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What are skid steers used for?

What are skid steers used for?

What are skid steers used for?

A skid-steer is a construction vehicle that can be used for a wide variety of tasks. It usually includes a bucket as a default attachment, but that doesn’t mean it can’t be switched out.

Different attachments are available to assist in various construction or landscape projects you may face. While skid-steers are usually on the smaller side, there are different sizes available for different jobs as well.

Behind the Name

Where the skid-steer got its name can help describe the kinds of jobs it is suitable for.

What sets a skid-steer apart from many other pieces of equipment is that the angle of its wheels or tracks are fixed to only point straight ahead. This makes the navigation of this machine different to any other.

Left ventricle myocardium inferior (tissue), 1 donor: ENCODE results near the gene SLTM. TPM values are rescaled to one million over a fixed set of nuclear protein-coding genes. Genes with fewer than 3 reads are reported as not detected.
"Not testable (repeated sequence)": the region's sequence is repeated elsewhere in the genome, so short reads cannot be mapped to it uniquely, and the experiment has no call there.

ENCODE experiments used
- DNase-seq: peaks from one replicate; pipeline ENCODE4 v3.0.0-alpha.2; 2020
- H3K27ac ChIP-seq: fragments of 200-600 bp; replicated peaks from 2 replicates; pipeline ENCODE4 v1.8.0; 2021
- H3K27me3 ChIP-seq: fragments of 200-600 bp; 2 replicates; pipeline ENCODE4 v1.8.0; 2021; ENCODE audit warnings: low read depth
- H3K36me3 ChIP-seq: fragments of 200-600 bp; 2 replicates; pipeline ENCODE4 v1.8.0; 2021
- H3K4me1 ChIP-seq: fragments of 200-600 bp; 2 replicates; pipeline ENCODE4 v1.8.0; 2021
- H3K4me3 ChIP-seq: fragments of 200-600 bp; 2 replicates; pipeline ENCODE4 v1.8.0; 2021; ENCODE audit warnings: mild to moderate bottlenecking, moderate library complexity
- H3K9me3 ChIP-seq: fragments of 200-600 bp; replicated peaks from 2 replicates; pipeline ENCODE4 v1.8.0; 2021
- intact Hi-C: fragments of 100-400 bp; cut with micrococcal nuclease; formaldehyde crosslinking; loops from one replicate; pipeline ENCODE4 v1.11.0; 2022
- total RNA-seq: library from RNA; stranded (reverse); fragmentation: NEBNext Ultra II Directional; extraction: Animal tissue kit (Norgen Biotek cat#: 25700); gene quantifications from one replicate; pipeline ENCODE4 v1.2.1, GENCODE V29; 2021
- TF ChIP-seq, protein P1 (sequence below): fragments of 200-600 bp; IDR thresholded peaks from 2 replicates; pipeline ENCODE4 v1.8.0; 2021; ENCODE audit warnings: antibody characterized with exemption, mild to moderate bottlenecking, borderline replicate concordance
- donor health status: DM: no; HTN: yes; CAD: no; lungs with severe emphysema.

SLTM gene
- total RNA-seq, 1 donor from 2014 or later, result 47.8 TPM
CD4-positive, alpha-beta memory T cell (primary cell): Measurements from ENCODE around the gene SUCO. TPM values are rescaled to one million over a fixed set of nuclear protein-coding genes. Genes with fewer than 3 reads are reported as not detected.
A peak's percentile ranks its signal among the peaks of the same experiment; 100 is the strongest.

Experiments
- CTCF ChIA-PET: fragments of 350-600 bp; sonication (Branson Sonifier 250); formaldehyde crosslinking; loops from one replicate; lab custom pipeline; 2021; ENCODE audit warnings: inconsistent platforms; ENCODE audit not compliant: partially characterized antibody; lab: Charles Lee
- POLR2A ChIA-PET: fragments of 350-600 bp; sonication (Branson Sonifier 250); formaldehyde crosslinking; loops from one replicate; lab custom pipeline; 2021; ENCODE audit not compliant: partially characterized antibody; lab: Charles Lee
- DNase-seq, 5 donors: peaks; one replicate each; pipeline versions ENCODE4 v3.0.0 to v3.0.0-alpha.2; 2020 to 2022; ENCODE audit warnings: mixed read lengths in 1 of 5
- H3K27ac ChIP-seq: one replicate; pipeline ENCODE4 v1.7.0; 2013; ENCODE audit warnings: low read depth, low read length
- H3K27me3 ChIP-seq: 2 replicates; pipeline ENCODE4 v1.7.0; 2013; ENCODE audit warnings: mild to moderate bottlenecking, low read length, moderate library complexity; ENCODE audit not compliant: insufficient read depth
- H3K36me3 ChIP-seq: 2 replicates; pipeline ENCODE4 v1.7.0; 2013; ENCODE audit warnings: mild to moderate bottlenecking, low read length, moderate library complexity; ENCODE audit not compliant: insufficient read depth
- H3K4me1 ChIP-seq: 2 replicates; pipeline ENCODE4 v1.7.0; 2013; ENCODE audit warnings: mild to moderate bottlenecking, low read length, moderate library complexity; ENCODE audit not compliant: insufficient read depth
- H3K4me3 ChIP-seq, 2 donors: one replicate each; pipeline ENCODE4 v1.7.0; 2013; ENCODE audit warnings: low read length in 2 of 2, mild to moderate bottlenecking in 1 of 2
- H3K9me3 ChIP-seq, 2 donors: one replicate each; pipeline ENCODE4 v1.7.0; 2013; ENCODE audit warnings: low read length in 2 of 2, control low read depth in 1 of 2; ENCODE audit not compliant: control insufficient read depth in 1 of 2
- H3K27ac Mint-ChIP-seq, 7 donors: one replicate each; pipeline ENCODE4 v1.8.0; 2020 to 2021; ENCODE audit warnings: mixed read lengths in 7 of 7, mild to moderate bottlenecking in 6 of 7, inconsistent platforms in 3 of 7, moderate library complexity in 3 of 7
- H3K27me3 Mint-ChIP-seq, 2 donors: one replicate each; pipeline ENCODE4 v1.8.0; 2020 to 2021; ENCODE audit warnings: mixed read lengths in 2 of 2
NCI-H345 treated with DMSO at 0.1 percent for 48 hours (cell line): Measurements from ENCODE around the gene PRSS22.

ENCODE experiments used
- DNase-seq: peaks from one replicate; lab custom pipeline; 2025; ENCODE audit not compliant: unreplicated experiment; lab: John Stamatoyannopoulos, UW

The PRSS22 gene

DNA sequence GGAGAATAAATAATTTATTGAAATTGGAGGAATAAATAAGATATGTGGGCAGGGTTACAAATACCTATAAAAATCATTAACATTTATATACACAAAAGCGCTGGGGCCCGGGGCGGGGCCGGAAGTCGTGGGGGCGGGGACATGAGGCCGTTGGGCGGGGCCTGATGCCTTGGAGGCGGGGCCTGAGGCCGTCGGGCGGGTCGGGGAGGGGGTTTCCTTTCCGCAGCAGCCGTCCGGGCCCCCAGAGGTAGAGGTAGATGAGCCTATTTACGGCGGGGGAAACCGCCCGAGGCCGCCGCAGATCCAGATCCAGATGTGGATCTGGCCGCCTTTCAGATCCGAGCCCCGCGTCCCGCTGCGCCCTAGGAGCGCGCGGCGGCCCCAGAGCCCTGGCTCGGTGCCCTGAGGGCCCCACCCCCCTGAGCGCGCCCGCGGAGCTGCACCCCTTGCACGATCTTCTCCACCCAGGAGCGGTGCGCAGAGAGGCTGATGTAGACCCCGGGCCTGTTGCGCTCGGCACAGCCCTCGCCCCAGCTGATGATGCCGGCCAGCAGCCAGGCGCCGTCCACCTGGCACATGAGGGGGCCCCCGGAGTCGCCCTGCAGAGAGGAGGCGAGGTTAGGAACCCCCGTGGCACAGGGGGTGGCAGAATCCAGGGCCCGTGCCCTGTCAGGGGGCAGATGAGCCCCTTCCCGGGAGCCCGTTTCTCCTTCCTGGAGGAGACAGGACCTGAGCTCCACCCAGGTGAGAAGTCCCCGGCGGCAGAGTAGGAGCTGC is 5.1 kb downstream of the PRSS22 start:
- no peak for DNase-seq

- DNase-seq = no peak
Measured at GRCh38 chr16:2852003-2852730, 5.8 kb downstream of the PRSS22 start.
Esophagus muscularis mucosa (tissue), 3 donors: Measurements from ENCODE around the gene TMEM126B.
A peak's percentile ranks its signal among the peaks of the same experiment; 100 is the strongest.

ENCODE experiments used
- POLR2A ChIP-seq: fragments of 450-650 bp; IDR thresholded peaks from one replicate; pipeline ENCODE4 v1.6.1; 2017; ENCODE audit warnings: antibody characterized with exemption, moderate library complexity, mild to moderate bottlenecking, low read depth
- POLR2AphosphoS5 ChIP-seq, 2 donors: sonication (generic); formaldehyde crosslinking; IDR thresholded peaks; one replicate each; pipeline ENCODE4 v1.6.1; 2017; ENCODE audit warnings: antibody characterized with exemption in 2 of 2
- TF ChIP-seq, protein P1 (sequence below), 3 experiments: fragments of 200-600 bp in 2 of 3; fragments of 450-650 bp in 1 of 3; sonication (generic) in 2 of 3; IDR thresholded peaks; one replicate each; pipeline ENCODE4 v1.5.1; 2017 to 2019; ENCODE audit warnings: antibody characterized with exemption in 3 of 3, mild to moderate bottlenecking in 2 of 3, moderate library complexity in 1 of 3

An easy way to understand this is to imagine a skid-steer as a four-wheel-drive piece of equipment; the left and right side are in sync, but move independently from each other. Instead of steering like you would in a regular vehicle by angling the wheels, you instead speed up one side or the other in order to drag, or skid, the piece of equipment across the ground. Hence the name: skid-steer.

What are skid steers used for?

Tracks or Wheels

A major component to a skid-steer is its tracks or wheels. Tracks, unlike wheels, disperse weight evenly over a larger surface area. It’s this dispersion of weight that allows for improved stability and easier manoeuvring over difficult terrain and less than ideal conditions.

Products from companies like Fortis HD are a good choice because they:

  • Offer premium quality products at a low cost
  • Offer quick delivery